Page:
Better air power could also be crucial in defending and responding to attacks. For example, despite Ugandan and Ethiopian contingents being based just 30km and 70km away from the Leego, it took them more 48 hours to reach the scene when the Burundian base in the town was attacked by al-Shabaab in June. This delay was reportedly due to a fear that al-Shabaab fighters were on the roads waiting to ambush reinforcements. By the time other AMISOM contingents arrived, al-Shabaab had left the scene. However, if air power was available, the situation in the last two major attacks, in Leego and Janaale, could have been very different. Al-Shabaab may not have succeeded in killing such a large number of peacekeepers, and its escape may have been prevented.
AMISOM is also weakened by the lack of effective coordination and shared command. Each national contingent has its own commander, who in theory reports to AMISOM’s military chief. However, that has not been the case in practice. For instance, on 16 August, Ethiopian troops took a unilateral decision to withdraw from several towns and villages in the Hiran region without the consent of the Djiboutian contingent which operates in the area. This led the commander of Djibouti’s AMISOM contingent to accuse Ethiopian troops of taking orders from Addis Ababa rather than the AU high command itself.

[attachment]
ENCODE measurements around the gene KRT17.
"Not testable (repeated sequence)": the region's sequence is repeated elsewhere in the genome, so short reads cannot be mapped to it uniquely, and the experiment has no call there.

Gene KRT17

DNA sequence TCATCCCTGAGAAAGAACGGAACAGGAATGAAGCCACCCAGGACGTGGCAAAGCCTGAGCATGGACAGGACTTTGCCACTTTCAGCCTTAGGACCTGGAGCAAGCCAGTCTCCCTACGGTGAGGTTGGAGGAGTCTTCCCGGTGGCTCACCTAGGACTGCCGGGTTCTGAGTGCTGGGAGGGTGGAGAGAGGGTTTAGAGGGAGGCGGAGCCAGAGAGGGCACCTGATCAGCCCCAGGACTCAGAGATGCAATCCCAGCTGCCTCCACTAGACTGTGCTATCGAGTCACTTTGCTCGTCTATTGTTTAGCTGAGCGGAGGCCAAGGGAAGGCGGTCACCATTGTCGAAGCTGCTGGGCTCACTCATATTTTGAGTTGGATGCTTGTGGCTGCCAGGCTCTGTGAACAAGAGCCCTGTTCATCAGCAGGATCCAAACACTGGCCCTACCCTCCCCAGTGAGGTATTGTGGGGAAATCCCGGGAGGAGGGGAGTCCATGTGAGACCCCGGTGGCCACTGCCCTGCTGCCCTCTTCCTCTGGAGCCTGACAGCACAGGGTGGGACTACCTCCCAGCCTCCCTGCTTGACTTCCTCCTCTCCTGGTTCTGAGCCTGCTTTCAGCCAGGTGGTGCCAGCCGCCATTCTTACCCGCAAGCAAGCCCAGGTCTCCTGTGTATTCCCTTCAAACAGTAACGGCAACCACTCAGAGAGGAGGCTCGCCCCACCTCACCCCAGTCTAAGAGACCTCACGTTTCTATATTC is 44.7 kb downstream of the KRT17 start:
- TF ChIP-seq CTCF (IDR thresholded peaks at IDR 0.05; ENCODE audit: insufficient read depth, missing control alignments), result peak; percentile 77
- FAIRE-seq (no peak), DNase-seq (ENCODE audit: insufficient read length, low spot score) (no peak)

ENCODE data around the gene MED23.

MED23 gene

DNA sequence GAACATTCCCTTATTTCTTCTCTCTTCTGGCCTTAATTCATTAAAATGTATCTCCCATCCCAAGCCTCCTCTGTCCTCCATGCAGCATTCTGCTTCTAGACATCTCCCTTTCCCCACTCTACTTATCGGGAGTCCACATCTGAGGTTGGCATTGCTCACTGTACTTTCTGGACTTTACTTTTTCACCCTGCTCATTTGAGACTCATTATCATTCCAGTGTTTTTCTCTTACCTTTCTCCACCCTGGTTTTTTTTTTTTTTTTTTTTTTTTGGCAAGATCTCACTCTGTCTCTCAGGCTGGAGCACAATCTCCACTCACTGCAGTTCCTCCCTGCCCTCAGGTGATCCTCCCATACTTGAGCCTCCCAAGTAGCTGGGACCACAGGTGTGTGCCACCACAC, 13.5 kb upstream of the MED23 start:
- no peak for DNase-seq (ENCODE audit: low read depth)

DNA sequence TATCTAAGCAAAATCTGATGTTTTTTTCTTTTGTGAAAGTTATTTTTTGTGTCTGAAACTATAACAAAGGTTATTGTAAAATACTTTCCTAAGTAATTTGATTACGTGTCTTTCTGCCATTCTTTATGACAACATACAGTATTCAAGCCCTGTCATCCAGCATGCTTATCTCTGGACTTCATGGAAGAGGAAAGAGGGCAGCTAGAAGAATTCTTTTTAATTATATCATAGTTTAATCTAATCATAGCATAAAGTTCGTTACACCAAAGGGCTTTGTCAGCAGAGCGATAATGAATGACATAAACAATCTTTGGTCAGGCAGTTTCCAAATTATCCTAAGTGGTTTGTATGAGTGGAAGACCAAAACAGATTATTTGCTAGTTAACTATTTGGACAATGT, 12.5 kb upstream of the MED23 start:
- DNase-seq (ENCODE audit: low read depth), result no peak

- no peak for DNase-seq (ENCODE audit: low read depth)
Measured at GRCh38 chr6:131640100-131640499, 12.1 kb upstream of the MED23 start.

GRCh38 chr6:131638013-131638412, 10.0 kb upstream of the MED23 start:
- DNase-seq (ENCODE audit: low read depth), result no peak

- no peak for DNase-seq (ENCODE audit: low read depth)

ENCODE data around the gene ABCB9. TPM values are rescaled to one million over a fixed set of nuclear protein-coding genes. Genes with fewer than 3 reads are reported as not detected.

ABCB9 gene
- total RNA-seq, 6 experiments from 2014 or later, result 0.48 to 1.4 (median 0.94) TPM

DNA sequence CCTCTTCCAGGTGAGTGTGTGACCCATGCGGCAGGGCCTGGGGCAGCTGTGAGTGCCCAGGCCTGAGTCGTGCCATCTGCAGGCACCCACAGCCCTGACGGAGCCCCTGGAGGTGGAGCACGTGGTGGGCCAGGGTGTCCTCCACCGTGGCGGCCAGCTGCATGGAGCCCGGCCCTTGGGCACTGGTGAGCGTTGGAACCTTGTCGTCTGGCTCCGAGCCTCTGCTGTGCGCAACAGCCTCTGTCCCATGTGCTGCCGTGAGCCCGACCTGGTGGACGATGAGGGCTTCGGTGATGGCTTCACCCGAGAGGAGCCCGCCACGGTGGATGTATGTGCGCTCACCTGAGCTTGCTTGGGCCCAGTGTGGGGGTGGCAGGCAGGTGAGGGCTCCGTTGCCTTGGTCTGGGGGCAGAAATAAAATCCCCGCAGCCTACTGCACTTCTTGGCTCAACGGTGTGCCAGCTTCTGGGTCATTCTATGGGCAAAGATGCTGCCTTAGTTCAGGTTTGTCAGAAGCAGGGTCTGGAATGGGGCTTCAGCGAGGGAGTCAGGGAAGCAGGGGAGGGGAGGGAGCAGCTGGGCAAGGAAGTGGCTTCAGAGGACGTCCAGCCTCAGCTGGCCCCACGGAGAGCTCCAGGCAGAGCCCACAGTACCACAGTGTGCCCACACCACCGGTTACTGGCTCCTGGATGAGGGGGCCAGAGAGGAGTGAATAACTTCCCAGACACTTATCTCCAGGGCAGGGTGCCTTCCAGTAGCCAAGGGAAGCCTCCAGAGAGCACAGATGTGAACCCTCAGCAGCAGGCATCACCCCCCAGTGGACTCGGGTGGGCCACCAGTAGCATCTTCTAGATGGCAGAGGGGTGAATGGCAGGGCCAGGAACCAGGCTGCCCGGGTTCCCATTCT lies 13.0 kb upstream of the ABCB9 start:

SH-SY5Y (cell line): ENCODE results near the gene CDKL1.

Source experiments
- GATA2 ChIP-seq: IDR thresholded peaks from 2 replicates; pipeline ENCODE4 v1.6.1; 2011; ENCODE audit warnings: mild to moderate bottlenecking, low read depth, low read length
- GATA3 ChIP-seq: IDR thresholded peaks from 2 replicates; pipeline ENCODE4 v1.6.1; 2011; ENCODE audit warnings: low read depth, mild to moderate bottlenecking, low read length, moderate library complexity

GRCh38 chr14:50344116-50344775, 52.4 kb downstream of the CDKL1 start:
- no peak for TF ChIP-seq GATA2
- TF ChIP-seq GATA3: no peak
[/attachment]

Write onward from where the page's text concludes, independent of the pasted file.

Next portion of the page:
With Operation Jubba Corridor expected to continue until early next year, AMISOM will continue to be stretched across a vast swath of territory. This will tie up African and Somali forces as they protect urban areas from militants who have now adopted asymmetric warfare. These strategies include ambushing convoys and blocking main supply routes to towns. For instance, in the year or so since AMISOM retook Bulo-barde, Hudur and Wajid, these towns have been under al-Shabaab blockage. AMISOM have to airlift food and military hardware to its soldiers in these areas as all the roads are controlled by the militants.
The problem for AMISOM in Somalia is that holding cities is not the key to controlling the countryside. Rather, it is holding the countryside – where al-Shabaab enjoys popularity – that is the key to the cities.